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 What Doctors Don't Tell You: Diet for Parkinson's disease 
 
What Doctors Don't Tell You © (Volume 10, Issue 9)

In one small study, patients on a high-protein diet were compared with two groups of patients on low-protein diets, one of whom had protein evenly distributed throughout the day and the other of whom consumed 90 per cent of the daily quota of protein solely during the evening meal. Those consuming protein only in the evening enjoyed significant improvement in symptoms, including a lessening of tapping and tremor (Neurology, 1989; 39: 552-6).

Research shows that a low-protein diet can also eliminate the inevitable 'on-off' effect of L-dopa, in which its effectiveness fluctuates throughout the day. In another double-blind study, patients on low-protein diets were significantly better on low-protein diets; nevertheless, a patient's symptoms didn't correlate with the amount of L-dopa; indeed, three patients on the high-protein diet had the highest peaks of L-dopa and yet the worse performance and greatest number of off hours. This suggests that large quantities of protein somehow block the effectiveness of L-dopa (Neurology, 1989; 39: 549-52).

If you do start on a low-protein diet, it's important that you are monitored by your doctor, as your levels of L-dopa may have to be reduced. L-dopa itself reduces levels of S-adenosyl methionine (SAMe), an essential sulphur amino acid (J Neurol Neurosurg Psychiatry, 1990; 53: 569-72). Two studies have examined patients taking L-methionine. In one, patients were started with only 1 g per day and gradually increased to 5 g per day). After several months, two-thirds of the patients had improved in most parameters, including ease of movement, a lessening of involuntary movement, muscular strength, and even concentration, mood and sleep (South Med J, 1984; 77: 1577). Another study showed that the benefits of SAMe were similar to those of L-dopa (Rev Neurol, 1982; 138: 297-303).

Besides SAMe, it might be prudent to take supplements of several other amino acids, which are often deficient in Parkinson's patients. These deficiencies may be responsible for the 'on-off' fluctuation of L-dopa's effectiveness in patients. Perhaps the most significant is L-tryptophan, which helps to regulate mood. Parkinson's patients are often deficient in this vital amino acid because L-dopa competes with L-tryptophan. Regular L-dopa supplementation can lead to malabsorption of L-tryptophan, which can in turn lead to depression and a number of other symptoms which are usually categorised as side effects of the drug.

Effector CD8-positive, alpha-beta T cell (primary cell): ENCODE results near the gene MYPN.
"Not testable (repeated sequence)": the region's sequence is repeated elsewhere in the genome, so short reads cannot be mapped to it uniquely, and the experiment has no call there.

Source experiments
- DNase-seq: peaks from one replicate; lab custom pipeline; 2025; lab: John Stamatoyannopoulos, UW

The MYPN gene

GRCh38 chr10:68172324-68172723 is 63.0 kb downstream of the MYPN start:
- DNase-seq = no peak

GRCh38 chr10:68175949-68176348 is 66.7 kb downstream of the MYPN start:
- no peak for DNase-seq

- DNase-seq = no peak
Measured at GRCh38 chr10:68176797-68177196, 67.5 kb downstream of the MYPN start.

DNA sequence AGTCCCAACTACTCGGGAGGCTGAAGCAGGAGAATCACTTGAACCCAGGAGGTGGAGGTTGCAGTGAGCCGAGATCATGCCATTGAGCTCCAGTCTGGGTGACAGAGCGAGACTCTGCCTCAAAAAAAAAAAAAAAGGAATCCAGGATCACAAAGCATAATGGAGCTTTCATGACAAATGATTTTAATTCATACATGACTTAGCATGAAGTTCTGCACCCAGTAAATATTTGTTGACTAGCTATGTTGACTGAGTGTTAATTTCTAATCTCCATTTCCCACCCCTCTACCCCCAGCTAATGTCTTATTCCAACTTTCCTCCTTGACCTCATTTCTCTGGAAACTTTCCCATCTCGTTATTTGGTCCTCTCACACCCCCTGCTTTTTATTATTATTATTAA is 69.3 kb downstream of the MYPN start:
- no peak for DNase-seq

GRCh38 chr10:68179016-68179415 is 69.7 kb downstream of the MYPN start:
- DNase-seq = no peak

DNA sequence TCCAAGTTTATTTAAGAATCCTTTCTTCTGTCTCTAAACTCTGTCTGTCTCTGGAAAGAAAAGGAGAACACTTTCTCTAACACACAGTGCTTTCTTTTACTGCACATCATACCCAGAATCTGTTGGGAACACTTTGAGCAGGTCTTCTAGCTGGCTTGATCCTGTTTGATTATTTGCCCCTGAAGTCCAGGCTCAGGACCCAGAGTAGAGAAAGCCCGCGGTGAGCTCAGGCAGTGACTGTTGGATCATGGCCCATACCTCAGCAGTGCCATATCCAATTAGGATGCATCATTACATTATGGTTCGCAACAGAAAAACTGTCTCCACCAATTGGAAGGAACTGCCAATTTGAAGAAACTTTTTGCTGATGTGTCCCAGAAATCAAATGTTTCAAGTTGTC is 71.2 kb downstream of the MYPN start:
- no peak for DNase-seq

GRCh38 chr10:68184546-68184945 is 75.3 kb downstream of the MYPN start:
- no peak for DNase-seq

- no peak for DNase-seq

In one case study of a small number of patients, supplementing with tryptophan improved the mental disturbances which had been observed in them (Acta Med Scand, 1973; 194: 181-9). Supplementing with tryptophan (2 g three times per day) can also help the physical symptoms of Parkinson's. In one study where patients all received L-dopa, but only half were also given tryptophan, all improved on various motor skills, but only those receiving the tryptophan also improved in functional ability, mood and drive (Lancet, 1972; I: 654-7).

Besides tryptophan, Parkinson's patients also may need supplements of D-phenylalanine, which is also often diminished (Arzneim Forsch, 1973; 23: 884-5) in this disease, and L-tyrosine, levels of which can drop because of the low-protein diet. In fact, studies have shown that L-tyrosine, a precursor of L-dopa, on its own can work better than L-dopa and with fewer side effects (C R Acad Sci III, 1989; 309: 43-7; Life Sci, 1982; 30: 627-32).

Just make sure not to take any of the amino acids at the same time you are taking L-dopa because they compete for movement across the blood-brain barrier. Taking them simultaneously could increase fluctuations in your response to L-dopa.

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What Doctors Don't Tell You What Doctors Don’t Tell You is one of the few publications in the world that can justifiably claim to solve people's health problems - and even save lives. Our monthly newsletter gives you the facts you won't......more
 
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